American History is a topic taught from a very early age. Once a prominent name, such as George Washington, is mentioned in a classroom setting, children have automatically begun to learn about the origins of our country. Throughout time we are taught about the founding fathers, the creation of democracy, about the great presidents of the United States, and how it is they built this country from the ground up. Whether it is a subject that interests us or not, by the time we graduate high school, they program us to believe that we leave knowing the fundamentals of American History. We have memorized the important facts, and everything else is considered details. However, it turns out we’ve barely scratched the surface, and those who do deserve just as much recognition as figures such as Benjamin Franklin and Thomas Edison, are barely mentioned. By not discussing them, we gradually erase their image, and the impact they had on creating the very pillars the United States now stands on, is handed to someone else. Someone… whiter.
The 1619 Project was introduced to us in August of 2019 by New York Times writer Nikole Hannah-Jones. The project was a remembrance of the 400th anniversary of when enslaved Africans were forcefully shipped to the original English colonies. The project aims to redirect the narrative of the United States’ History by openly recognizing the slavery that has taken place in this country since slaves were first kidnapped and transported here. It means to bring recognition to the impact that Black Americans have had on the foundation of the very nation that still abuses them to this day. Jones opened the eyes of many when she published this piece. People started realizing schools were excluding vital information from their lessons for the sole purpose of keeping the images of the original so-called “American founders” clean, even though many of them owned and abused slaves themselves. Jones won a Pulitzer Prize for this publication in 2020 as people questioned the fundamentals of American History schools are teaching.
Last week Trump decided he was going to use the 1619 Project as another excuse to avoid dealing with the pandemic that has murdered over 200,000 Americans. He revealed the 1776 Commission, which he stated would aim to promote “patriotic education.” This move will create a grant that will develop a “pro-American curriculum” for children in the states. This course of action undermines Jones’ Project while simultaneously promoting Trump’s publicly decrying claims that the History currently being taught in classrooms is “a form of child abuse.” He states the 1619 Project is a “twisted web of lies” and is anti-American. Well, as it turns out with some basic 21st-century research, it is revealed that slavery and racial abuse among the white heroes we praise so often is VERY American.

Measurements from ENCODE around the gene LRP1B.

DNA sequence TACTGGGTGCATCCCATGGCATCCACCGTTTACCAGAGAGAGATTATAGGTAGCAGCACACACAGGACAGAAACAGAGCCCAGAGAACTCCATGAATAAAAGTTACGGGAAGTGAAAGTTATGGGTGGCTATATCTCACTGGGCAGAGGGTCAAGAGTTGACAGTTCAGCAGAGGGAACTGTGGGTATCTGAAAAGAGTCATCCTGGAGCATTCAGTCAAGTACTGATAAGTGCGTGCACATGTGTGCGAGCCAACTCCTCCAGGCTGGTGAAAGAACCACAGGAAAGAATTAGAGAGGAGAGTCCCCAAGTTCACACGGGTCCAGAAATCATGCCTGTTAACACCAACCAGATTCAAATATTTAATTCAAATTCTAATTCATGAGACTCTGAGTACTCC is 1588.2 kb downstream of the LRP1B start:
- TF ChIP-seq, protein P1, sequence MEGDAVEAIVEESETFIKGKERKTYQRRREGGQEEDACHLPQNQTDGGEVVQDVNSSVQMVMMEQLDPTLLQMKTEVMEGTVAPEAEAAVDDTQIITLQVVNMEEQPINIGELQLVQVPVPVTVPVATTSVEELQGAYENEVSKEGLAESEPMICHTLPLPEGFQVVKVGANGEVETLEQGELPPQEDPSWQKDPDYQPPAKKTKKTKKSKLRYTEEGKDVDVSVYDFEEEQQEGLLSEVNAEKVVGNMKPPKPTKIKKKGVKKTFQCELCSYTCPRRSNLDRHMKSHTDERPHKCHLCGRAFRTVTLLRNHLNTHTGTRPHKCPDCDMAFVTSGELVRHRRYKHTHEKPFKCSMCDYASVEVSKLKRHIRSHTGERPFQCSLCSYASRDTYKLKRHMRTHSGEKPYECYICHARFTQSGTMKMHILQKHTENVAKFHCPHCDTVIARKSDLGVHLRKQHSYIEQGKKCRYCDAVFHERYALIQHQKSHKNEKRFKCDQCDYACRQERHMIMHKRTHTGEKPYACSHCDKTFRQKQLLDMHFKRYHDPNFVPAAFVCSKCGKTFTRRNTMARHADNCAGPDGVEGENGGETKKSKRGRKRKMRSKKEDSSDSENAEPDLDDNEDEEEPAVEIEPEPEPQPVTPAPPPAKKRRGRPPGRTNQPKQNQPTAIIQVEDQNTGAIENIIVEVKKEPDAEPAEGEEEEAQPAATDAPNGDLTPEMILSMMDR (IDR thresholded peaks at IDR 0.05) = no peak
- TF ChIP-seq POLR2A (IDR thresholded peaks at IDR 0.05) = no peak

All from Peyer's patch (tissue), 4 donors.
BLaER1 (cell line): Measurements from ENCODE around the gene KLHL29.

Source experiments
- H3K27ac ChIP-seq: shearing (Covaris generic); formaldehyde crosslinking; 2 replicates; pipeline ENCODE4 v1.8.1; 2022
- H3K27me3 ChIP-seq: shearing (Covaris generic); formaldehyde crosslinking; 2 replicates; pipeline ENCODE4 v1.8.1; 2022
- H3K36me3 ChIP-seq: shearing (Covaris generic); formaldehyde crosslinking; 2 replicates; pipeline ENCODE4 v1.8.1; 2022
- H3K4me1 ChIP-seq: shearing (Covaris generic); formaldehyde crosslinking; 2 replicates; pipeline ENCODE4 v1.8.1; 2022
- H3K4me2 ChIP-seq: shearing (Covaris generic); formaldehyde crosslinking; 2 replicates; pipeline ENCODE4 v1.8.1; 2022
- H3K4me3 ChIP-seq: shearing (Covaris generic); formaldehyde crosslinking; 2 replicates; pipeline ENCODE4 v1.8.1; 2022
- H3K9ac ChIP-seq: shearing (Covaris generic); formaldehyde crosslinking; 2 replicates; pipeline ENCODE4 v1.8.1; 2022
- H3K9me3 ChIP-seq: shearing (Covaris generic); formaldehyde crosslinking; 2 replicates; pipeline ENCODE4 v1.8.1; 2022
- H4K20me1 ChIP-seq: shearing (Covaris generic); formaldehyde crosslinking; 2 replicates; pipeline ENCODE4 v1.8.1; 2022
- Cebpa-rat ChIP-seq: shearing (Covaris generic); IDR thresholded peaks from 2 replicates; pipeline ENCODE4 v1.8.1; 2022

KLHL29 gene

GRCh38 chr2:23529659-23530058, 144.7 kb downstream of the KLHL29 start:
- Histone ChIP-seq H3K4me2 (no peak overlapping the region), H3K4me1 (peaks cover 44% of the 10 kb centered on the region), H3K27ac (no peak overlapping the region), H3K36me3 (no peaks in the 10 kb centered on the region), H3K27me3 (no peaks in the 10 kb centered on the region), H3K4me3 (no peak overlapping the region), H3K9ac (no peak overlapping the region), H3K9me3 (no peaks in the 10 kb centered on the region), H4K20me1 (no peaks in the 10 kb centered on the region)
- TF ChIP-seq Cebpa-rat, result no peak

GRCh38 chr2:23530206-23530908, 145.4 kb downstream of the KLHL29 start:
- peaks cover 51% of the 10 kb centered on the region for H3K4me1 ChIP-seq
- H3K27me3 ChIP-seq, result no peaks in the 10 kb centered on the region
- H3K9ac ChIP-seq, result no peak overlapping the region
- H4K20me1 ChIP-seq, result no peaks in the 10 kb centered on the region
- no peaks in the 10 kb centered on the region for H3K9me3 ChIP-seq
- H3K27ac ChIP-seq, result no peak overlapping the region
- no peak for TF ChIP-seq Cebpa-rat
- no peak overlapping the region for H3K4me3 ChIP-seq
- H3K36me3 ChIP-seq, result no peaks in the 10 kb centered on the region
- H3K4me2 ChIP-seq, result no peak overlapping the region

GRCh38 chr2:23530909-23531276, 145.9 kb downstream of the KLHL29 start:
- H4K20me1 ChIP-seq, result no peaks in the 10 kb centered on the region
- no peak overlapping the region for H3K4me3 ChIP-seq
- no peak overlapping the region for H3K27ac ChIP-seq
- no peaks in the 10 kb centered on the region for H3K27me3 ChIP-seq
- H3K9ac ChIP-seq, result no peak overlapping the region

Watching the president of the United States speak these words, I realize that our country is becoming increasingly whitewashed. Now he wants to continue burying the History of those who built this country on their bare backs more than we already have? Can’t you see how big of a problem this is?! Why should America’s History only be taught from one point of view? It doesn’t seem right. We don’t let England tell everyone that when we rebelled, we were a terrorist organization with the sole purpose of overthrowing monarchical power. So why shouldn’t Black America’s History be taught the same way ours is? It’s not fear-mongering, it’s not lies. People aren’t pinning Americans against each other by doing so. It is what it is, history.
I write this piece out of both disbelief and anger. I can not believe that we are still debating this subject. I can not believe that America is still unwilling to discuss the abuse that Black America has been enduring since they were involuntarily brought over on ships to the original colonies. We say history is key to a successful future, but then deny our true origins out of shame. It is time that white America puts our shame aside and does what is best, support the 1619 Project, which promotes an education that tells the story of the oppressed.